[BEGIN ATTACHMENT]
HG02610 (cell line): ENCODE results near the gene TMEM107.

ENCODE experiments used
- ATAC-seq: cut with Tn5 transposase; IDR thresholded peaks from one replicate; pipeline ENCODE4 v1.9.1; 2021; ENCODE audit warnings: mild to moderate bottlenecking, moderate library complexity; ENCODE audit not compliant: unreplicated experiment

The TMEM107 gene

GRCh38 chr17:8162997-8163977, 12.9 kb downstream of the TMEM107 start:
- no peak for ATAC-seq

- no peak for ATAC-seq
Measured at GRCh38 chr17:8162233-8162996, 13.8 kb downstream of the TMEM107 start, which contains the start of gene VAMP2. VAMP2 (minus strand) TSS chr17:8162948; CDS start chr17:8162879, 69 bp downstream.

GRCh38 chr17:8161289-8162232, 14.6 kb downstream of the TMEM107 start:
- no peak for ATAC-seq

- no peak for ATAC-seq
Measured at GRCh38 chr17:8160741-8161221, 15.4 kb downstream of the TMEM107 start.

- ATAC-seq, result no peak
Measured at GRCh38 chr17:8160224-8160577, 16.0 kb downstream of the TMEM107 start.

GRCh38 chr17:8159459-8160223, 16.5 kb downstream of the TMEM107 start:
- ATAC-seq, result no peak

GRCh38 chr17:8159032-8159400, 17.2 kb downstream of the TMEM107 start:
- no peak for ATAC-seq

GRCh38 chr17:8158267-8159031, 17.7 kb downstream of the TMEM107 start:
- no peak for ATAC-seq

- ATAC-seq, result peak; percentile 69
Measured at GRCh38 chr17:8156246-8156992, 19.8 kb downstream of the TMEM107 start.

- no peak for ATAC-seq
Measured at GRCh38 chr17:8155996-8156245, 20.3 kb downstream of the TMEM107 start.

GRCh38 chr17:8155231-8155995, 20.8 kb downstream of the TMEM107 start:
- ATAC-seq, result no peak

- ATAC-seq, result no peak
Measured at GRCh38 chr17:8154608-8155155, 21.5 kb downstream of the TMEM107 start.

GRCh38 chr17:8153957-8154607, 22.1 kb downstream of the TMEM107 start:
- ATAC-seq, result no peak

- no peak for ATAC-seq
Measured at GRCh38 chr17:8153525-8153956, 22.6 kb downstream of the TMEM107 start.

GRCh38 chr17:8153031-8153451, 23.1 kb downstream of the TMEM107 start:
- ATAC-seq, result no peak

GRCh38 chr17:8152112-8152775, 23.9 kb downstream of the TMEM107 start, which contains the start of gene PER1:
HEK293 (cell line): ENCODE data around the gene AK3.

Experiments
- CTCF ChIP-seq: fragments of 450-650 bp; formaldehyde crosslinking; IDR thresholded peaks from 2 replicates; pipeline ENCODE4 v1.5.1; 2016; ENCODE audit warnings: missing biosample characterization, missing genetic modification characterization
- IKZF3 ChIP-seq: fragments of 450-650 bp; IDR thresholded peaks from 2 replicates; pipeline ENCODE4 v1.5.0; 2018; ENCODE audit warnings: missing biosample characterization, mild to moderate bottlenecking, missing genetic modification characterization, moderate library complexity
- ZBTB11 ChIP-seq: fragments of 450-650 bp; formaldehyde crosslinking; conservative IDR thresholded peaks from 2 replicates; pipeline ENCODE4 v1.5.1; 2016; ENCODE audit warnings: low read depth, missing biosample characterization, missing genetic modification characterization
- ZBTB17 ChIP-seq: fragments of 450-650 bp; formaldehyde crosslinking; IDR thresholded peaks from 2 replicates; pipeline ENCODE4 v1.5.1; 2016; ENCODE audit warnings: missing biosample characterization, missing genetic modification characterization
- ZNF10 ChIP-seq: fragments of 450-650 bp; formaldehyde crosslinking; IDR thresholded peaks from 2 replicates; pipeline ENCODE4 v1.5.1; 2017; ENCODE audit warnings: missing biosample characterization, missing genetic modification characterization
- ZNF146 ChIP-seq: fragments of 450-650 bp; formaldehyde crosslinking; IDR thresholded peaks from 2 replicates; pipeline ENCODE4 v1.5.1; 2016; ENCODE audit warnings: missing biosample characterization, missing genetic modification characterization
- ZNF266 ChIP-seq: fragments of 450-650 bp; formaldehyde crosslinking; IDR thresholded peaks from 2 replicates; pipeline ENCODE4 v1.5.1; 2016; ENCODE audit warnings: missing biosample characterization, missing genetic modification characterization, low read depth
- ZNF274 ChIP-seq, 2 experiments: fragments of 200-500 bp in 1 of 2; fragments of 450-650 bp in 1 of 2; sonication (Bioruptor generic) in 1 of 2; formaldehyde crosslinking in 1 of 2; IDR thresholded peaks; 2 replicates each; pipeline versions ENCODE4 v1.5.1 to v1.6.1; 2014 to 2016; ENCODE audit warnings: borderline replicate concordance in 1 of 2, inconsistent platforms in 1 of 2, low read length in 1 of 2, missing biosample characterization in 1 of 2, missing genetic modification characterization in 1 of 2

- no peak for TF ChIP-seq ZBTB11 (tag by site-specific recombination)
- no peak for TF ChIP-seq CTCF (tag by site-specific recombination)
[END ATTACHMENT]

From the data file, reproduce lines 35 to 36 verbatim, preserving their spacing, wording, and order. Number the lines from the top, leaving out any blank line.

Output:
GRCh38 chr17:8152112-8152775, 23.9 kb downstream of the TMEM107 start, which contains the start of gene PER1:
HEK293 (cell line): ENCODE data around the gene AK3.